There is much to love in RCD Acoustic Guitar. The recordings are great, the articulation options very comprehensive and it’s all wrapped in a simple interface. The deeply sampled repetitions are superb building blocks to craft your own patterns and the riffs are all on single notes and not overly complex, which makes it really easy to fit them into compositions. There is also plenty of atonal percussive material which can really add an edge to more traditionally constructed rhythm sections. The bowed longs and tremolos are a bonus feature but equally useful. Like Ollie did with LA Modern Percussion there is scope to offer users an add-on pack of grooves for the sequencer; with it being such a rhythm-based instrument, the absence of any factory presets for the sequencer was quite a surprise.

Overall, this is a really exciting and forward-thinking library that genuinely makes you reassess the role of the acoustic guitar more as an unusual source of pulsing rhythms. Audio Ollie just seem to have a different way of doing things that I am increasingly getting drawn to and this library really reflects that. If you like RCD Acoustic Guitar I would also urge you to check out RCD Ukulele. This offers a similar percussive and pulsing vibe, but with the very different sonic character of the ukulele and you can find the SLR review of it here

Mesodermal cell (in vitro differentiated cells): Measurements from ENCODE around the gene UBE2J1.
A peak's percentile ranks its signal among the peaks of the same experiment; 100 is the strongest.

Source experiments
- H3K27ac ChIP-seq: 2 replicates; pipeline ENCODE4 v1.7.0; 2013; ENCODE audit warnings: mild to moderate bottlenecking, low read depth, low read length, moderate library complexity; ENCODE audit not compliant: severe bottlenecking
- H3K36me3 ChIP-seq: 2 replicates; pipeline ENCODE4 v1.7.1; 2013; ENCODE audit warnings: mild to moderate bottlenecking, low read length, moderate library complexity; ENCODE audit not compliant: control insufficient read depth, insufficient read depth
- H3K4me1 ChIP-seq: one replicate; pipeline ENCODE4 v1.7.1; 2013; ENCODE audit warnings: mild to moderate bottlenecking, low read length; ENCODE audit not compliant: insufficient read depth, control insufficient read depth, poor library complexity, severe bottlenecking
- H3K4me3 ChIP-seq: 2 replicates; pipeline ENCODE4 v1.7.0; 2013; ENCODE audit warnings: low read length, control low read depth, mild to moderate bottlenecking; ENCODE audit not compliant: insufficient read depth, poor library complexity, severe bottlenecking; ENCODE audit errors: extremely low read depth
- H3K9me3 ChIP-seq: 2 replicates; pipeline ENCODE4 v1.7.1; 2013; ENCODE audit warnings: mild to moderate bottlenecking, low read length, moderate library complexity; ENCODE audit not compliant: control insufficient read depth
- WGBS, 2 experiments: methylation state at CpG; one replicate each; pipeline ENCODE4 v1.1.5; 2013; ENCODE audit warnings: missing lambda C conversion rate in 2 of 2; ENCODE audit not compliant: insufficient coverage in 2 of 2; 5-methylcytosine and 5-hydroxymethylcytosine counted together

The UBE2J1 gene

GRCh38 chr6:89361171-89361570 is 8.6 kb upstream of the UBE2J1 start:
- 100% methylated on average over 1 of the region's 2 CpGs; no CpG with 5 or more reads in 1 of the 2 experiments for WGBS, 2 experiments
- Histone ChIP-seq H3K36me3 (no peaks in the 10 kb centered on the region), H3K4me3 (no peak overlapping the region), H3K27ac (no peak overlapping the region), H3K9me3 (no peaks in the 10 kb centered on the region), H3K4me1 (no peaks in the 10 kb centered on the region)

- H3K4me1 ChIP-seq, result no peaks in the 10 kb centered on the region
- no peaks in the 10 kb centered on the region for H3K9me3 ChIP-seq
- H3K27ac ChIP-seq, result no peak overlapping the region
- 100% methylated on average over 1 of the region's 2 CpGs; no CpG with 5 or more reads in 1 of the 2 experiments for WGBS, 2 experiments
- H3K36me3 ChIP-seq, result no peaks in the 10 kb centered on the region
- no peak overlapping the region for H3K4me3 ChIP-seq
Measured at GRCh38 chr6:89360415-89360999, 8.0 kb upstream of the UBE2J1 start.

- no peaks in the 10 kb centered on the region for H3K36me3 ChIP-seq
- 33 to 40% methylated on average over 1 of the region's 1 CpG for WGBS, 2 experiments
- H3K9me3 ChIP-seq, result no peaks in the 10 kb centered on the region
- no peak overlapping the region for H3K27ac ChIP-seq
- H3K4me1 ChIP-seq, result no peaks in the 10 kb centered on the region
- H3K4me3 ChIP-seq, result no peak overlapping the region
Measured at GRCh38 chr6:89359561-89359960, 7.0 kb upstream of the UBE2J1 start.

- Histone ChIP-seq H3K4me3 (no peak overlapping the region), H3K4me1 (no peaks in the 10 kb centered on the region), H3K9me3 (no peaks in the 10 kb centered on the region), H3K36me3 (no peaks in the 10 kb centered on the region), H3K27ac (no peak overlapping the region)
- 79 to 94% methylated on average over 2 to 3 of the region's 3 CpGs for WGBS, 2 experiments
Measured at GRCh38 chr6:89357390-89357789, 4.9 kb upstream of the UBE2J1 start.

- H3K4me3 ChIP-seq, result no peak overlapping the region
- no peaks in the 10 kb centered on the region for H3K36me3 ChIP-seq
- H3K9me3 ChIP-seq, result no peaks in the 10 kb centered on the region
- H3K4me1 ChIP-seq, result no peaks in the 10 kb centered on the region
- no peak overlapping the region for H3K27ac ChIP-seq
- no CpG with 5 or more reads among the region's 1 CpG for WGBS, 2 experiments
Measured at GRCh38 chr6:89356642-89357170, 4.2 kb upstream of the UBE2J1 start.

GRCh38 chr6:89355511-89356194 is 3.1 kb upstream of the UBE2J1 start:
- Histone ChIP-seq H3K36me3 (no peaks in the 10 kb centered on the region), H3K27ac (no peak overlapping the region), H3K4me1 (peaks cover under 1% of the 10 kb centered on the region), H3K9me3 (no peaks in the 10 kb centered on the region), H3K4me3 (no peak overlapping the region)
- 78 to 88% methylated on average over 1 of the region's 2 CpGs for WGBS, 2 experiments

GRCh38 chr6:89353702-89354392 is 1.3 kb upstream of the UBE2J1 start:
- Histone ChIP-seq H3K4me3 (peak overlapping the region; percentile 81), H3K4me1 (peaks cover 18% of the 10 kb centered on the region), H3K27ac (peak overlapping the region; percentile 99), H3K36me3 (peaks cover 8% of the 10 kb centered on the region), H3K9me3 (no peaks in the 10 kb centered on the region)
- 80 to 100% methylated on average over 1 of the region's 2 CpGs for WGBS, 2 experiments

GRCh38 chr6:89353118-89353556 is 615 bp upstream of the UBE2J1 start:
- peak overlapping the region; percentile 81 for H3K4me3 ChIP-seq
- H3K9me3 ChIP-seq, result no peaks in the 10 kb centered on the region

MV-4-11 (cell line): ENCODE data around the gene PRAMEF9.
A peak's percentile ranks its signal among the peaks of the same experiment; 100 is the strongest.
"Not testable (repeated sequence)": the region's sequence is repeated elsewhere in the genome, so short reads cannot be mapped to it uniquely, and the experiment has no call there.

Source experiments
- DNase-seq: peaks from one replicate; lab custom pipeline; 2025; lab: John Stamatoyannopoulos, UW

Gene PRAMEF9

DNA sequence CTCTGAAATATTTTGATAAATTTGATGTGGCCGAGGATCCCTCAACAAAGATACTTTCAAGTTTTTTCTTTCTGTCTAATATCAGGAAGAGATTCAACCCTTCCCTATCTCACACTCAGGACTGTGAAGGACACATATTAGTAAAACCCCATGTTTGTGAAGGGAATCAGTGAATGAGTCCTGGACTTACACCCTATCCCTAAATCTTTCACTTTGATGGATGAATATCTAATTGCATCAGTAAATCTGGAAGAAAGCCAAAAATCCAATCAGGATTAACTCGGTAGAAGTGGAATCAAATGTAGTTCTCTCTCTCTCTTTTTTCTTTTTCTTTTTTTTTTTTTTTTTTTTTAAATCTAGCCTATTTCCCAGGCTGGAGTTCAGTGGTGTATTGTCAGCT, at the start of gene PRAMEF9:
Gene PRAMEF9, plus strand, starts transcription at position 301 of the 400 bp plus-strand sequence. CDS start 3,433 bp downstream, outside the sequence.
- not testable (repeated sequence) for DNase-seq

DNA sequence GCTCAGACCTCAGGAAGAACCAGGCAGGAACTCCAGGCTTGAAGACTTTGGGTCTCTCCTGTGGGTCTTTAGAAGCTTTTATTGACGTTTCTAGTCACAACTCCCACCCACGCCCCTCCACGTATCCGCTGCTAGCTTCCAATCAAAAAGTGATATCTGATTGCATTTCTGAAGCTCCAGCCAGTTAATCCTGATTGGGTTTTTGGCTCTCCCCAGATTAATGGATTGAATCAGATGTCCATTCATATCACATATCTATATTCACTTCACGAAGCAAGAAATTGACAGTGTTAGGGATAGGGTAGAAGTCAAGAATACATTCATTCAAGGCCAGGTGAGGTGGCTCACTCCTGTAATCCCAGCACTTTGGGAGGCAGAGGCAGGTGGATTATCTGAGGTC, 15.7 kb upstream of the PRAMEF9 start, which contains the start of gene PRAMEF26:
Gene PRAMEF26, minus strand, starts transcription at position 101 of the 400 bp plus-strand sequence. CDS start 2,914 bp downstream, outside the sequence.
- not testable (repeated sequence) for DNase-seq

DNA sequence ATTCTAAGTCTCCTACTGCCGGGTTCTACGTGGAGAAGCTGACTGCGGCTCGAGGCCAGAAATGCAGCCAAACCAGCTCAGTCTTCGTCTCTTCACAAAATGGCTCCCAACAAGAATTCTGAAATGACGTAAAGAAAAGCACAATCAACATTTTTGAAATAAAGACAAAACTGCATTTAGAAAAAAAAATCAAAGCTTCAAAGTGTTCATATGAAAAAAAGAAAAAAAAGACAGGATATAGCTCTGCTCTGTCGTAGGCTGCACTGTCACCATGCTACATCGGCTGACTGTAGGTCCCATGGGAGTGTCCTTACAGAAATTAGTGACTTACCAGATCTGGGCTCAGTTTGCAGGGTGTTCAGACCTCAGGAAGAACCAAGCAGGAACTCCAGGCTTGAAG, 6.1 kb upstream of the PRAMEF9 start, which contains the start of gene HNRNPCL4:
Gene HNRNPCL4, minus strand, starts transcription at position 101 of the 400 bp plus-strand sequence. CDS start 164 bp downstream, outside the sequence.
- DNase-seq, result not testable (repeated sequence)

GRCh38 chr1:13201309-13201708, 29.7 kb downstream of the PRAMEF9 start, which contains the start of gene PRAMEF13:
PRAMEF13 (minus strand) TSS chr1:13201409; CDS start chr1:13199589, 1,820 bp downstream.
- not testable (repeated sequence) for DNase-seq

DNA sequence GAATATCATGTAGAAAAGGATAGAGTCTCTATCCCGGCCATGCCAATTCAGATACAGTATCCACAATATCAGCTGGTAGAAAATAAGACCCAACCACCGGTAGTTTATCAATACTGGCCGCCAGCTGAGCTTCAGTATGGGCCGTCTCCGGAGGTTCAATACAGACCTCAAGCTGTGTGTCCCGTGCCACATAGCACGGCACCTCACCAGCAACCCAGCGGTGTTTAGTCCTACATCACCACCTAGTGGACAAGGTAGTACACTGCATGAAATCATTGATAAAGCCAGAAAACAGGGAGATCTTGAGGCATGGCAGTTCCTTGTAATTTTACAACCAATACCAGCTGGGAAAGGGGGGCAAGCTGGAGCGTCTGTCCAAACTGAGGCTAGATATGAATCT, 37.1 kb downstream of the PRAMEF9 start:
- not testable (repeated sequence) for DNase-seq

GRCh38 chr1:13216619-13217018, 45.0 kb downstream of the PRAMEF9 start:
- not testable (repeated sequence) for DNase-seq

RCD Acoustic Guitar downloads via the Pulse Downloader and has 20 GB of sample content. It features repetitions, riffs, tremolos and bows across a number of nki patches. Live and performance versions are available. Multis are also included. This library requires the full version of Kontakt 5.8 and above.

RCD Acoustic Guitar normally sells for $99.00 from Audio Ollie


Demos of RCD Acoustic Guitar by Audio Ollie

Videos of RCD Acoustic Guitar by Audio Ollie


Contributor Sam Burt reviews RCD Acoustic Guitar by Audio Ollie
“Acoustic guitars are firmly the singer-songwriter’s domain right? Well, after 5mins with the latest release from Audio Ollie you may well think again! The instrument is deconstructed and reimagined for RCD Acoustic Guitar and offers a wealth of propulsive excitement for your next cue.”